Gun Store Etiquette: Do’s and Don’ts of Visiting Your Local Gun Store

No one wants to be “that guy” at the gun store, but if you’ve never been, you might not know just how to act.

Pew Pew Tactical has your back, though.

We’ve gone through surviving the gun range, now I’ll walk you through some gun store etiquette rules to make your gun buying experience a breeze.

Gun Store Woman
Gun store owner Tiffany Teasdale of Lynwood Gun

First of all, gun stores are just like any other stores—some are great, some are ok, and some suck.

One big difference is that almost all employees will be armed.

I remember my first experiences that were along the lines of my gun range experiences. I was so excited to see the guns I’ve researched in person, but also a little scared of doing something wrong.

Wonder how many lists John was on...

Here are a couple of tips on having a pleasant time in the toy store for big kids.

Do Your Homework (And Be Polite)

I’m a big fan of the quote, “An armed society is a polite society.” I always try to be polite, but I find myself being a lot more polite in a gun store. Most employees have to deal with people who never read Gunception, so give them a break!

Q 007 James Bond

Politeness will get you far, but also be sure to check out your local Yelp reviews and ask your gun-owning friends for a recommendation.  That way you’ll likely avoid the gun stores with rude or unsafe employees.

Some other pointers:

  • Try not to offer unsolicited advice to other patrons
  • Don’t joke/ask about illegal stuff
  • If you’re bringing in a gun, have it in a case
  • Take off your motorcycle helmet and/or ski mask before entering

no touching

Stay Safe

Another place to be extra aware of the 4 Firearm Safety Rules.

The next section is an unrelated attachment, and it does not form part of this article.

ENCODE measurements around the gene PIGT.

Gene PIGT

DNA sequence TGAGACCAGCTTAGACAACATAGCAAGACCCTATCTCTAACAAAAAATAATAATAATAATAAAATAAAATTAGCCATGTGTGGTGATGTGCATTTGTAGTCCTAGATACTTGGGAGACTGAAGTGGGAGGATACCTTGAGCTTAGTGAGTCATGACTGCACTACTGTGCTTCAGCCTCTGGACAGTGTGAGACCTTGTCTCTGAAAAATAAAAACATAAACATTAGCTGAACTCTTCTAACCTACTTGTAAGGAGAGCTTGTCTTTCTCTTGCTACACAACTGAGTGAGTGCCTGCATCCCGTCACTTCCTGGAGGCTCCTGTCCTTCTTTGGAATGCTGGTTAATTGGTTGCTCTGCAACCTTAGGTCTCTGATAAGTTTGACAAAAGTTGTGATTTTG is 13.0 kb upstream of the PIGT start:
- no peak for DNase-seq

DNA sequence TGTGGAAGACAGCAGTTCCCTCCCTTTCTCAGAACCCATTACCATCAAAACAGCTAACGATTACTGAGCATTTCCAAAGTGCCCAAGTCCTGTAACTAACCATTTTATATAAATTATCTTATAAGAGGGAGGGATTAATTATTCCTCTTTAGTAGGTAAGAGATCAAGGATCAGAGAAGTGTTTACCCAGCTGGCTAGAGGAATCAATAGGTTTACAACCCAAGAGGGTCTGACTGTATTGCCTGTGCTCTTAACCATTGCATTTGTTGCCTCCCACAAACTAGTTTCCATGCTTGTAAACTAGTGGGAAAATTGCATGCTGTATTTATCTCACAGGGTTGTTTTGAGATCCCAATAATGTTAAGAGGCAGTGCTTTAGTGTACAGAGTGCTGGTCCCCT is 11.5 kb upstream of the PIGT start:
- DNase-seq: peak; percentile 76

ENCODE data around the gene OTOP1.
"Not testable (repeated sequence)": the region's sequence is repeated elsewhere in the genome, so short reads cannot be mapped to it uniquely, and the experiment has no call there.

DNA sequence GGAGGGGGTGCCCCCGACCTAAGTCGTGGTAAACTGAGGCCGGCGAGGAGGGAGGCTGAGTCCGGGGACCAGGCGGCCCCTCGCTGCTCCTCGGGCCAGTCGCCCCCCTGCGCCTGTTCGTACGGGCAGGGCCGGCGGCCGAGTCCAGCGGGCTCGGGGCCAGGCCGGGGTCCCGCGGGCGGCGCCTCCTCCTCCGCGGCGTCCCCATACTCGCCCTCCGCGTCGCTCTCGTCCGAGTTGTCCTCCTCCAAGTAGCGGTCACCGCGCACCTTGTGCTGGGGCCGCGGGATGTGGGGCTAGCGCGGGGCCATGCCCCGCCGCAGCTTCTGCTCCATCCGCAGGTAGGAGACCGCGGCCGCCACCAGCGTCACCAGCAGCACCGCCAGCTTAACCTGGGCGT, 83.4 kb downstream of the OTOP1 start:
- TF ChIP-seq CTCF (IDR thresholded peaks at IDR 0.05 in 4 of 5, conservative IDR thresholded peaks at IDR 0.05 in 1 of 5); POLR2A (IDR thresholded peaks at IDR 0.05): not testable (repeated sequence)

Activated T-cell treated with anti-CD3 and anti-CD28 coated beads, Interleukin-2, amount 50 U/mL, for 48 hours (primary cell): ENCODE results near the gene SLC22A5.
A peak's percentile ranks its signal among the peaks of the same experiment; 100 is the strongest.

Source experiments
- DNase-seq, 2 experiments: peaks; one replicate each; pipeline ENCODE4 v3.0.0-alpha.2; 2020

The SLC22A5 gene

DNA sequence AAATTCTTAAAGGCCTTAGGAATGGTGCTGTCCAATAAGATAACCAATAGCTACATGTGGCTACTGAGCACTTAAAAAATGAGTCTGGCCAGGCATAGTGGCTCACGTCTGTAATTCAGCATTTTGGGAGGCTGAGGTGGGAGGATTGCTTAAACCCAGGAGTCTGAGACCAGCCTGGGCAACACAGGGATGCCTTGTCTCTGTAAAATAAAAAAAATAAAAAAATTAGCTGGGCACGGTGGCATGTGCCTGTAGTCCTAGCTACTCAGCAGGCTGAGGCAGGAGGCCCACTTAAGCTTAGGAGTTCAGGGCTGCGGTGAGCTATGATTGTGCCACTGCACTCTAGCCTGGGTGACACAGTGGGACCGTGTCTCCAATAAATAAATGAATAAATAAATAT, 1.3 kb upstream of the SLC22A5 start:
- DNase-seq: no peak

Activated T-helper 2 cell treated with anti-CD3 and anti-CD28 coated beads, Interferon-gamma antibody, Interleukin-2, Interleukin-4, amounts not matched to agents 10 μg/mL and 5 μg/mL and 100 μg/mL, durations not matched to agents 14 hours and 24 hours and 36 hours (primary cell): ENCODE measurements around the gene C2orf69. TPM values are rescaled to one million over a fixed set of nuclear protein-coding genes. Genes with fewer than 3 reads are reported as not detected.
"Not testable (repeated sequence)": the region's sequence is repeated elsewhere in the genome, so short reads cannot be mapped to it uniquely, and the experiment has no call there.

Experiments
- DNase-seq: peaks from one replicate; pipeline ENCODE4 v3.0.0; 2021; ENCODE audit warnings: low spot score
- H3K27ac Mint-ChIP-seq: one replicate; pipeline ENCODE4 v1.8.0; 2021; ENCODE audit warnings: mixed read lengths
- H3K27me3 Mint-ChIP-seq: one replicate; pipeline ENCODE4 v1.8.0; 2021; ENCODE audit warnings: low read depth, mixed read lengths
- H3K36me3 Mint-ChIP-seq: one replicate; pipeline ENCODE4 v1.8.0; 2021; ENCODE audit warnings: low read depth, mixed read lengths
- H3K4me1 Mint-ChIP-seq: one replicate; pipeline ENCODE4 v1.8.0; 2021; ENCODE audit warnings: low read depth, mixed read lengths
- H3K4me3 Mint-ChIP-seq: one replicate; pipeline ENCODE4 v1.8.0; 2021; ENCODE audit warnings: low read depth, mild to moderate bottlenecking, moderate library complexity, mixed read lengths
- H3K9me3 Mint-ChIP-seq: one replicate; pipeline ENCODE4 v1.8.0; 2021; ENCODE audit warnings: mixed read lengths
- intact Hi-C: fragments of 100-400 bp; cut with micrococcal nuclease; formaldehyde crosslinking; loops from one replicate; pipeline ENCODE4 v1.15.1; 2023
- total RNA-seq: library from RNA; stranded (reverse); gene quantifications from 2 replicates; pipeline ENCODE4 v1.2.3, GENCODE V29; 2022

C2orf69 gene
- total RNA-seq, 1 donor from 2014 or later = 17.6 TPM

• All guns are always loaded
  • Never let the muzzle cover anything you are not willing to destroy
  • Keep your fingers off the trigger until your sights are on the target
  • Be sure of your target and what is beyond it

After you (politely) ask to see a gun, the gun should be unloaded and most clerks will show you that it is clear, but I always chamber check it myself again. Here are three ways (although they are pretty much the same) to chamber check a pistol:

I also try my best to never accidentally “sweep” the clerk or another patron with the muzzle.

If there’s anything that makes you feel unsafe, just leave the store. There should be plenty of other local gun stores (LGS) around you.

Handling the Gun

If you don’t know how to operate the gun, just let the clerk know.  And always ask for permission before you do any of the following:

  • Dry firing the weapon (pulling the trigger with no ammo or snap cap inside). This can damage some guns, especially rimfire ones.
  • Racking or releasing the slide lock. It won’t necessarily hurt the gun but does make it more and more “used.”
  • Forcing the gun to operate.  Sometimes things don’t work the way you think. Pressing or jamming it over and over again won’t help it work. Just ask for help!
Rhode Island Gun Store
Rhode Island Gun Store

In Conclusion…

Don’t be a jerk. Don’t be unsafe. Do be plenty polite and ask questions. It’s just that simple.

Have any tips for newbies planning their first trip to the gun store? Have any funny what-not-to-do stories? Tell us all about them in the comments below! Want to shop online? Here are the best places to buy guns online.

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